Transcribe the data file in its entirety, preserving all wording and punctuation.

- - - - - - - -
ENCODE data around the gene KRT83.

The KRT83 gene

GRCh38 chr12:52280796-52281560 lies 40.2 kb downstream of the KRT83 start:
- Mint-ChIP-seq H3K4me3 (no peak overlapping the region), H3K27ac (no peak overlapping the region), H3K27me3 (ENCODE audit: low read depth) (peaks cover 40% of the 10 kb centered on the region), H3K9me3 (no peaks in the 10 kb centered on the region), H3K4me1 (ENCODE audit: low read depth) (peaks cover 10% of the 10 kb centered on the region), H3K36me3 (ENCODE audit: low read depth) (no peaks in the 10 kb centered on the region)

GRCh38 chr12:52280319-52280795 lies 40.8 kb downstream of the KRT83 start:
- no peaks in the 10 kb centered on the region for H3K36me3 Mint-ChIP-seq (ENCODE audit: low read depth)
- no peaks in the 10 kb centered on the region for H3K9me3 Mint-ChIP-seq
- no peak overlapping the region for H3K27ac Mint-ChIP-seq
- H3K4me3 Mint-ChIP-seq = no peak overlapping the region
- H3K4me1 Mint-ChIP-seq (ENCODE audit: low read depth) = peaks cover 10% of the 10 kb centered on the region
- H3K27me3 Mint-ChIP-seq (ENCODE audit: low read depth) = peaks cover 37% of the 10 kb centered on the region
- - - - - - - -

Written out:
ENCODE data around the gene KRT83.

The KRT83 gene

GRCh38 chr12:52280796-52281560 lies 40.2 kb downstream of the KRT83 start:
- Mint-ChIP-seq H3K4me3 (no peak overlapping the region), H3K27ac (no peak overlapping the region), H3K27me3 (ENCODE audit: low read depth) (peaks cover 40% of the 10 kb centered on the region), H3K9me3 (no peaks in the 10 kb centered on the region), H3K4me1 (ENCODE audit: low read depth) (peaks cover 10% of the 10 kb centered on the region), H3K36me3 (ENCODE audit: low read depth) (no peaks in the 10 kb centered on the region)

GRCh38 chr12:52280319-52280795 lies 40.8 kb downstream of the KRT83 start:
- no peaks in the 10 kb centered on the region for H3K36me3 Mint-ChIP-seq (ENCODE audit: low read depth)
- no peaks in the 10 kb centered on the region for H3K9me3 Mint-ChIP-seq
- no peak overlapping the region for H3K27ac Mint-ChIP-seq
- H3K4me3 Mint-ChIP-seq = no peak overlapping the region
- H3K4me1 Mint-ChIP-seq (ENCODE audit: low read depth) = peaks cover 10% of the 10 kb centered on the region
- H3K27me3 Mint-ChIP-seq (ENCODE audit: low read depth) = peaks cover 37% of the 10 kb centered on the region